Actor, comedian, writer, producer and director Gene Wilder, who is remembered for a rash of theatrical comedies including “The Producers,” “Blazing Saddles,” ‘Willy Wonka and the Chocolate Factory,” “Stir Crazy” and, of course, “Young Frankenstein,” died at his home yesterday in Stamford, Connecticut. He was 83.
Born Jerome Silberman on June 11, 1933 in Milwaukee, Wisconsin, Wilder got his first break playing a small role in the off-Broadway production of Arnold Wesker’s “Roots” in 1961. In that same year, he won the Clement Derwent Award for “The Complaisant Lover,” and made other appearances on the stage in “One Flew Over the Cuckoo’s Nest,” “The White House” and “Mother Courage and Her Children,” where he met Anne Bancroft, who was dating Mel Brooks at the time. Wilder ultimately became part of Brook’s stock company, which resulted in Oscar nominations for Outstanding Supporting Actor for “The Producers” in 1969 and for Best Writing, Screenplay Adapted from Other Material for “Young Frankenstein” in 1975.
Wilder’s TV appearances included “The Sound of Hunting,” “The Interrogators,” “Windfall” and the 1966 TV production of “Death of a Salesman” with Lee J. Cobb. He later starred in TV movies including “Thursday’s Game” and the comedy-variety special “Annie and the Hoods,” both in 1974, and headlined NBC comedy “Something Wilder” in the 1994-95 season. In 1967, he had a small role in “Bonnie and Clyde” opposite Warren Beatty and Faye Dunaway.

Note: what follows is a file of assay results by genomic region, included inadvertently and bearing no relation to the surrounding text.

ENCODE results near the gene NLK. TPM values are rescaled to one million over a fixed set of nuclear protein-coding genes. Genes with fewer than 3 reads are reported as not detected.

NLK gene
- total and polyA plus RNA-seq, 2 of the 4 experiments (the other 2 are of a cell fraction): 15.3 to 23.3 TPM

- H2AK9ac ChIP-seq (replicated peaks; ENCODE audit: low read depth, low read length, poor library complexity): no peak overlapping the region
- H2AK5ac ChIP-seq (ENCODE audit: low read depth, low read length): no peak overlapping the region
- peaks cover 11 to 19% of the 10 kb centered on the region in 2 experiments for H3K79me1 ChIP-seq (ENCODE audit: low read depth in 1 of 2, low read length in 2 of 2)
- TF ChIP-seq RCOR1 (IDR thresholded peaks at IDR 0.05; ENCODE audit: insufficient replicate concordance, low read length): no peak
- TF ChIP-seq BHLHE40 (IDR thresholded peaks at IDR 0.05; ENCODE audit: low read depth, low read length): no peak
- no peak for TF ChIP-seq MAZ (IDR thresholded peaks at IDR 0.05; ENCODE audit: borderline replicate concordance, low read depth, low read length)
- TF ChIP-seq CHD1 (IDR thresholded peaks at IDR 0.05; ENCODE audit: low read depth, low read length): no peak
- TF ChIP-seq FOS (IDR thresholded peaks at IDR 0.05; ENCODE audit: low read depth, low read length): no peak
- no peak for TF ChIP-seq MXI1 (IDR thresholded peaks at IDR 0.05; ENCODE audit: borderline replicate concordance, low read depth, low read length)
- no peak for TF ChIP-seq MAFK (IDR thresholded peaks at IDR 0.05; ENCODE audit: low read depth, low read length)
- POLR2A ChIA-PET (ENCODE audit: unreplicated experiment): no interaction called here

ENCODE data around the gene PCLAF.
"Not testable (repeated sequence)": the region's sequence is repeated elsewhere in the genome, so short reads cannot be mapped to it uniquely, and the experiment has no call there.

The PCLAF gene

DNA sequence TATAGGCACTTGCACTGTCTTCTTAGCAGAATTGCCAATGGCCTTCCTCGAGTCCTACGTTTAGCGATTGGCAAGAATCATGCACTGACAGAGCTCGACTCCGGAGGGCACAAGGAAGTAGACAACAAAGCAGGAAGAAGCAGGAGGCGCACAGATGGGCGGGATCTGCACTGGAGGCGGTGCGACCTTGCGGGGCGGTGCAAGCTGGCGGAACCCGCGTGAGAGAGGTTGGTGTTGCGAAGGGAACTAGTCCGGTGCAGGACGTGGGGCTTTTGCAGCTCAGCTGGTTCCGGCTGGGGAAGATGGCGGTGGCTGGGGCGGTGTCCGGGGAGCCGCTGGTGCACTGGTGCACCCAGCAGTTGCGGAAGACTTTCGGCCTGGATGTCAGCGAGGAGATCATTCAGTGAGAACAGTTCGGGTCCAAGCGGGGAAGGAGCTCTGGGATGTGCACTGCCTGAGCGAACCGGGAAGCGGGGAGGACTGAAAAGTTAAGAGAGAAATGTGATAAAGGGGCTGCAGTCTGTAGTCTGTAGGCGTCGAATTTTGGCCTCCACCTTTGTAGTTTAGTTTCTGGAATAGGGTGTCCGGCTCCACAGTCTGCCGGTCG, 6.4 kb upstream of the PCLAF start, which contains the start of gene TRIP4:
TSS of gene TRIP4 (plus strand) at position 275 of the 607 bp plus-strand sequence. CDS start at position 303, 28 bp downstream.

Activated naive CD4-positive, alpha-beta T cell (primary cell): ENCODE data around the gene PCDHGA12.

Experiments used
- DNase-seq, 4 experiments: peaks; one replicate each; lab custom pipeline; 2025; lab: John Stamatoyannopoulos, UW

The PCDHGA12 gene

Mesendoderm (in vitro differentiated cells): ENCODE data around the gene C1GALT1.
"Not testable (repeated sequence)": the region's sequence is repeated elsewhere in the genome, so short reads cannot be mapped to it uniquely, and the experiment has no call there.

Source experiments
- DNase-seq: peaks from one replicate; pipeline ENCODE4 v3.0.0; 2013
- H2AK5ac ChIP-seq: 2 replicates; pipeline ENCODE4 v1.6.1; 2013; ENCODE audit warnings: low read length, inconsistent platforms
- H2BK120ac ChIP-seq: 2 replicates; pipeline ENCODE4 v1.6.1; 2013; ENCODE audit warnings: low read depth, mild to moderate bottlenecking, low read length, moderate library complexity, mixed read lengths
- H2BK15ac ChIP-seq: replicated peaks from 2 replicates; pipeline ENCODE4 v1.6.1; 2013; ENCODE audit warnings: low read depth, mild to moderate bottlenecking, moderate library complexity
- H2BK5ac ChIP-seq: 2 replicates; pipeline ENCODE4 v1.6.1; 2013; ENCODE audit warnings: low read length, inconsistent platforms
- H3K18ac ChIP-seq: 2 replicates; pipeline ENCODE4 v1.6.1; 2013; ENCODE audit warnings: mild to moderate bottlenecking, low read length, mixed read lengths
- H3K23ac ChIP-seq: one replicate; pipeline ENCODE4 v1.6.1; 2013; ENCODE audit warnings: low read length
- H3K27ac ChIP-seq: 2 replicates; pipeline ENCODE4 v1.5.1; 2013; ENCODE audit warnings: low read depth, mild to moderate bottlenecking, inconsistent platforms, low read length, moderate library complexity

Wilder also appeared opposite Richard Pryor in in comedies “Silver Streak,” “See No Evil, Hear No Evil,” “Another You,” “Funny About Love” and aforementioned “Stir Crazy.” While filming “Hanky Panky” in 1982, another big screen chuckler, Wilder met “Saturday Night Live” comedienne Radner. She became his third wife shortly thereafter, and they co-starred together in “The Woman in Red,” which he also directed, and “Honeymoon Hotel.” Wilder ultimately devoted himself to the care of Radner who succumbed to cancer in 1989.
Wilder’s final on-screen appearances were two episodes of NBC sitcom “Will & Grace,” which resulted in an Emmy Award for Outstanding Guest Actor in a Comedy Series in 2003.
Wilder’s memoir “Kiss Me Like a Stranger: My Search for Love and Art” was published in 2005. After that he wrote 2007 novel “My French Whore;” “The Woman Who Wouldn’t” in 2008; “What Is This Thing Called Love?,” a collection of stories, in 2010; and the novella “Something to Remember You By: A Perilous Romance” in 2013.
He is survived by his fourth wife Karen Boyer, whom he married in 1991 and his nephew. His sister Corinne, predeceased him in January 2016.